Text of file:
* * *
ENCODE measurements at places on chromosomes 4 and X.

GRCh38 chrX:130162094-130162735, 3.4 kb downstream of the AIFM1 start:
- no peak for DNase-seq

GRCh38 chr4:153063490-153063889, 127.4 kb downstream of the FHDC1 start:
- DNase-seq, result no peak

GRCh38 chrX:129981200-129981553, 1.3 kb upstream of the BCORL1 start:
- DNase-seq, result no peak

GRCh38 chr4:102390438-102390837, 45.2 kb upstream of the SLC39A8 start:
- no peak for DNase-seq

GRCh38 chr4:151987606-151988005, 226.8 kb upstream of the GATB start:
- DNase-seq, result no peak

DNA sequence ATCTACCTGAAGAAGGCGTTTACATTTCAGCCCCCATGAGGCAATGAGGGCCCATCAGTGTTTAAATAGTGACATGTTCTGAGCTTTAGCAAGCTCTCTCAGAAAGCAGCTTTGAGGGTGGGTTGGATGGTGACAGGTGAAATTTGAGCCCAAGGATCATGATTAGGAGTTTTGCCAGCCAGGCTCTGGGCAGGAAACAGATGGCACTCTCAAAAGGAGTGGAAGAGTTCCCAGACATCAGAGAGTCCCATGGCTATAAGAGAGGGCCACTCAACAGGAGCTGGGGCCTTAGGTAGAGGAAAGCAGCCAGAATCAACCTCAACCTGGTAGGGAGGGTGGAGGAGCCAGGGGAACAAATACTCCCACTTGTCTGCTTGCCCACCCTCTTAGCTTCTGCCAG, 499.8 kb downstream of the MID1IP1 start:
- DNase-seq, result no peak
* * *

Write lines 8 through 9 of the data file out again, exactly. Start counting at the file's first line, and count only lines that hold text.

GRCh38 chr4:102390438-102390837, 45.2 kb upstream of the SLC39A8 start:
- no peak for DNase-seq